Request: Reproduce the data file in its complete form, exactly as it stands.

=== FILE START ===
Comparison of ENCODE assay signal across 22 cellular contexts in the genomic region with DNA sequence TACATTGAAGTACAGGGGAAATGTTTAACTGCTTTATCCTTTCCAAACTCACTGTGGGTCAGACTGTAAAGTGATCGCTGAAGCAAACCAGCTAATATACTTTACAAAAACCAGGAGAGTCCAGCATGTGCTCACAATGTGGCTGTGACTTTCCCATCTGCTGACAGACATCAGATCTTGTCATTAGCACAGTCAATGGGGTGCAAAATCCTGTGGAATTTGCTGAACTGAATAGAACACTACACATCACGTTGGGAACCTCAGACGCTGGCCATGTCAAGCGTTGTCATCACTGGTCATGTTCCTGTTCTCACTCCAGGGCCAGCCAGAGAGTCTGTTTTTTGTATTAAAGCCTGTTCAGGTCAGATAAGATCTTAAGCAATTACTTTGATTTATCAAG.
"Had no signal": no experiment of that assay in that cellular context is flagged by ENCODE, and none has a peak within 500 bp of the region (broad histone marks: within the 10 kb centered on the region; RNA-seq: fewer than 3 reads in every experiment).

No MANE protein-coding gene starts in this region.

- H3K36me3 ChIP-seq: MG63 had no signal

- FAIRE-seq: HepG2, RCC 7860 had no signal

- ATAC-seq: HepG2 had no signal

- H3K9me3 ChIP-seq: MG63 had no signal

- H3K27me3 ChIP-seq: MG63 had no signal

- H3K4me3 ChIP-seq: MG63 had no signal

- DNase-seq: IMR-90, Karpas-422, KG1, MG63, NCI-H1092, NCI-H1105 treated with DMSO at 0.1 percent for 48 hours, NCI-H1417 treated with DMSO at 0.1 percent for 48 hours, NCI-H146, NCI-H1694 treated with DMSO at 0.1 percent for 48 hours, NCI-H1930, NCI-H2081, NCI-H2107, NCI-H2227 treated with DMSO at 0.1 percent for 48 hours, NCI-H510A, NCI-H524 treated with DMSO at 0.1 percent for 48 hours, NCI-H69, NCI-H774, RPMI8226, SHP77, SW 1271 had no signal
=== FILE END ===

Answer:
Comparison of ENCODE assay signal across 22 cellular contexts in the genomic region with DNA sequence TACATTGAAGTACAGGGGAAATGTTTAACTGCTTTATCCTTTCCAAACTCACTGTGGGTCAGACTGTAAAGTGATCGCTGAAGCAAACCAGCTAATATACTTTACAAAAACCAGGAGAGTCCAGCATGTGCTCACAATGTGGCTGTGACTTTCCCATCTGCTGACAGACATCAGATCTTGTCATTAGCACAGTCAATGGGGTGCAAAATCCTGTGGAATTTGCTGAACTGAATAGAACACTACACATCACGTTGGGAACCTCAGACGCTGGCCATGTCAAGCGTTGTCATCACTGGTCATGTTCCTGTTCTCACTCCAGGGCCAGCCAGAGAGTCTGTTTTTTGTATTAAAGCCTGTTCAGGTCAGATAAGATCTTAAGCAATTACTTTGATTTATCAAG.
"Had no signal": no experiment of that assay in that cellular context is flagged by ENCODE, and none has a peak within 500 bp of the region (broad histone marks: within the 10 kb centered on the region; RNA-seq: fewer than 3 reads in every experiment).

No MANE protein-coding gene starts in this region.

- H3K36me3 ChIP-seq: MG63 had no signal

- FAIRE-seq: HepG2, RCC 7860 had no signal

- ATAC-seq: HepG2 had no signal

- H3K9me3 ChIP-seq: MG63 had no signal

- H3K27me3 ChIP-seq: MG63 had no signal

- H3K4me3 ChIP-seq: MG63 had no signal

- DNase-seq: IMR-90, Karpas-422, KG1, MG63, NCI-H1092, NCI-H1105 treated with DMSO at 0.1 percent for 48 hours, NCI-H1417 treated with DMSO at 0.1 percent for 48 hours, NCI-H146, NCI-H1694 treated with DMSO at 0.1 percent for 48 hours, NCI-H1930, NCI-H2081, NCI-H2107, NCI-H2227 treated with DMSO at 0.1 percent for 48 hours, NCI-H510A, NCI-H524 treated with DMSO at 0.1 percent for 48 hours, NCI-H69, NCI-H774, RPMI8226, SHP77, SW 1271 had no signal